Brave but empty words.
Assam is cut off from the rest of the country with disruption of trains and roads. Not only has law and order broken down in Assam, there is also a dangerous threat to national security. The present tension extends right up the Bangladesh border. Can the President therefore afford to remain a mere spectator? Assam is strategically a highly sensitive border state. The present violence affects the security of the entire Northeast. The ultimate responsibility to safeguard national security rests with the President who is the Supreme Commander of the armed forces. So, what might the President do?
For a start he should enquire from the government whether the Assam Governor had submitted any report on the recent events. If not, the President should summon Assam Governor Mr. Janaki Ballav Patnaik and ask him why a report has not been presented. The functioning of the Governor is the direct responsibility of the President.
It might be recalled that in the Dr. Tilak Raj Case (1979) the Supreme Court categorically ruled that in no manner was the Governor “subordinate or subservient” to the Union Cabinet. The Governor is directly responsible to the President. And given the potential for damage to national security that recent events in Assam have created the President should order the Governor to immediately prepare and submit his report. Clearly there is urgent need to suspend the assembly and immediately impose Governor’s rule in the state until law and order are restored.
The current violence can seriously jeopardize the rapidly improving relations between India and Bangladesh. It goes without saying that there are hostile foreign elements that have a powerful vested interest in preventing that to happen. The Ministry of Home Affairs has ruled out a foreign hand in the recent violence. Home Secretary Mr. RK Singh said: “We have told the state government to book the ring leaders of both sides immediately.”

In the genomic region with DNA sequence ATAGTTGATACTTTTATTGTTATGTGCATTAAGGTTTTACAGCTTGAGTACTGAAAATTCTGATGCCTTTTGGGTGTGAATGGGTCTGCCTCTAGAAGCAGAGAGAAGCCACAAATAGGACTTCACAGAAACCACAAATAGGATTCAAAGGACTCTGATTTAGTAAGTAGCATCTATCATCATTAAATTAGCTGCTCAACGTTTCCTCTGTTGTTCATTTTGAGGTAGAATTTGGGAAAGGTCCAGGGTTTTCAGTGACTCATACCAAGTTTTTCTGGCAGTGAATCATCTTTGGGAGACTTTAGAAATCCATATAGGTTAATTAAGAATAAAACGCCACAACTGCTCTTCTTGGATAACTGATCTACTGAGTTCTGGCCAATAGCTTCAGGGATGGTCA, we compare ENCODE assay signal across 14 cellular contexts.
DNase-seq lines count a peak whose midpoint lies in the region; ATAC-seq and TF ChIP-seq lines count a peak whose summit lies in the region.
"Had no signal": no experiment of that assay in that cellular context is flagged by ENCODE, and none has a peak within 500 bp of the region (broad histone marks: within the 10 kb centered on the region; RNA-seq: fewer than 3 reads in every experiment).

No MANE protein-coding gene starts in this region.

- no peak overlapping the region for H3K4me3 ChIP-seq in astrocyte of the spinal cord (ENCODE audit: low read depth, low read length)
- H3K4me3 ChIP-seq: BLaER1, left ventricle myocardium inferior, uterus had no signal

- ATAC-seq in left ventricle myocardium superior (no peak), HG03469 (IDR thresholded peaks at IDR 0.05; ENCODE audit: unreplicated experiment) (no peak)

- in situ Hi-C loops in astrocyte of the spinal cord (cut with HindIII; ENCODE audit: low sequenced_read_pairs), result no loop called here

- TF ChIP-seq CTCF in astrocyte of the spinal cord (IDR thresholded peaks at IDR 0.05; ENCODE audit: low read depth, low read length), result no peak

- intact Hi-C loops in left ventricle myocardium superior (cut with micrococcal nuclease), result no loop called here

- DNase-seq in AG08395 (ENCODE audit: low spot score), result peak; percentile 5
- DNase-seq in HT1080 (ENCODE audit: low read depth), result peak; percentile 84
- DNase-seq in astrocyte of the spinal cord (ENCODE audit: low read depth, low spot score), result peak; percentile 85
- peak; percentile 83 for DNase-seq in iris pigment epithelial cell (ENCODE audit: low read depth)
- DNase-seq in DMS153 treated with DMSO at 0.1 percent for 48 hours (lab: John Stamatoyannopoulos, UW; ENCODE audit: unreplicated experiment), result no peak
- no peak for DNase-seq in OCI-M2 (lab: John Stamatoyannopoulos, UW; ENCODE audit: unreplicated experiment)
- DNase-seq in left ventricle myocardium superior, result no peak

Perhaps the swift conclusion that no foreign hand was involved rests upon the knowledge that no agent provocateurs from across the border have been apprehended. But have our Intelligence agencies satisfied themselves that subversion by foreign powers of elements residing in India has not occurred? To discover that a deeper and longer probe would be required.
To be forewarned is to be forearmed. As the Supreme Commander of the armed forces the President might also summon the Army Chief for a quiet discussion. In the event of worsening conditions what could be the prospects? After considering all possibilities have the armed forces made contingency plans related to the crisis? All these measures of course call for a sustained approach by the President over a period of time. What is immediately relevant is that Governor’s rule is imposed in Assam and an effective administration to safeguard security and revive law and order is installed.
Will President Mukherjee ensure this?